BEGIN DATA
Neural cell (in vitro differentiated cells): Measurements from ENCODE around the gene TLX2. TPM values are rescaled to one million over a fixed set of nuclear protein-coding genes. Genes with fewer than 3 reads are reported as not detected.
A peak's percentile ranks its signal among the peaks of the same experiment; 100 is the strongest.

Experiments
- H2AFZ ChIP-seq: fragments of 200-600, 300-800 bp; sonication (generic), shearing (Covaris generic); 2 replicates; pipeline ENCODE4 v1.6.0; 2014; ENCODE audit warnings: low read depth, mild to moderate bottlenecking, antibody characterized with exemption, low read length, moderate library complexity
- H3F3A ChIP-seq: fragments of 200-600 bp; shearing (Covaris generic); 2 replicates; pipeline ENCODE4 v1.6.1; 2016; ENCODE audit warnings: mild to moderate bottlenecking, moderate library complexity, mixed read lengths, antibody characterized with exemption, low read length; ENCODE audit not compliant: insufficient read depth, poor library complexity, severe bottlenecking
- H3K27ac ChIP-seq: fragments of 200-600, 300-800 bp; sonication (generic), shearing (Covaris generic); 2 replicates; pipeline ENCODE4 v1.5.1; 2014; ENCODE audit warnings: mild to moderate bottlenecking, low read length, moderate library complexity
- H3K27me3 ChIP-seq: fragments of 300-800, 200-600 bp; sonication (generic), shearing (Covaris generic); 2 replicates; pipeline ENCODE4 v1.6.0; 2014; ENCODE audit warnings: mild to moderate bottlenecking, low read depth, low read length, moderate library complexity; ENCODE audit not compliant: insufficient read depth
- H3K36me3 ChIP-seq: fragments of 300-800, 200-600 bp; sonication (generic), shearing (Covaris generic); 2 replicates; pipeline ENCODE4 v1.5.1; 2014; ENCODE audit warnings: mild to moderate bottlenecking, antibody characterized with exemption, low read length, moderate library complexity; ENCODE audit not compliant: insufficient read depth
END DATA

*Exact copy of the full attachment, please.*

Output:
Neural cell (in vitro differentiated cells): Measurements from ENCODE around the gene TLX2. TPM values are rescaled to one million over a fixed set of nuclear protein-coding genes. Genes with fewer than 3 reads are reported as not detected.
A peak's percentile ranks its signal among the peaks of the same experiment; 100 is the strongest.

Experiments
- H2AFZ ChIP-seq: fragments of 200-600, 300-800 bp; sonication (generic), shearing (Covaris generic); 2 replicates; pipeline ENCODE4 v1.6.0; 2014; ENCODE audit warnings: low read depth, mild to moderate bottlenecking, antibody characterized with exemption, low read length, moderate library complexity
- H3F3A ChIP-seq: fragments of 200-600 bp; shearing (Covaris generic); 2 replicates; pipeline ENCODE4 v1.6.1; 2016; ENCODE audit warnings: mild to moderate bottlenecking, moderate library complexity, mixed read lengths, antibody characterized with exemption, low read length; ENCODE audit not compliant: insufficient read depth, poor library complexity, severe bottlenecking
- H3K27ac ChIP-seq: fragments of 200-600, 300-800 bp; sonication (generic), shearing (Covaris generic); 2 replicates; pipeline ENCODE4 v1.5.1; 2014; ENCODE audit warnings: mild to moderate bottlenecking, low read length, moderate library complexity
- H3K27me3 ChIP-seq: fragments of 300-800, 200-600 bp; sonication (generic), shearing (Covaris generic); 2 replicates; pipeline ENCODE4 v1.6.0; 2014; ENCODE audit warnings: mild to moderate bottlenecking, low read depth, low read length, moderate library complexity; ENCODE audit not compliant: insufficient read depth
- H3K36me3 ChIP-seq: fragments of 300-800, 200-600 bp; sonication (generic), shearing (Covaris generic); 2 replicates; pipeline ENCODE4 v1.5.1; 2014; ENCODE audit warnings: mild to moderate bottlenecking, antibody characterized with exemption, low read length, moderate library complexity; ENCODE audit not compliant: insufficient read depth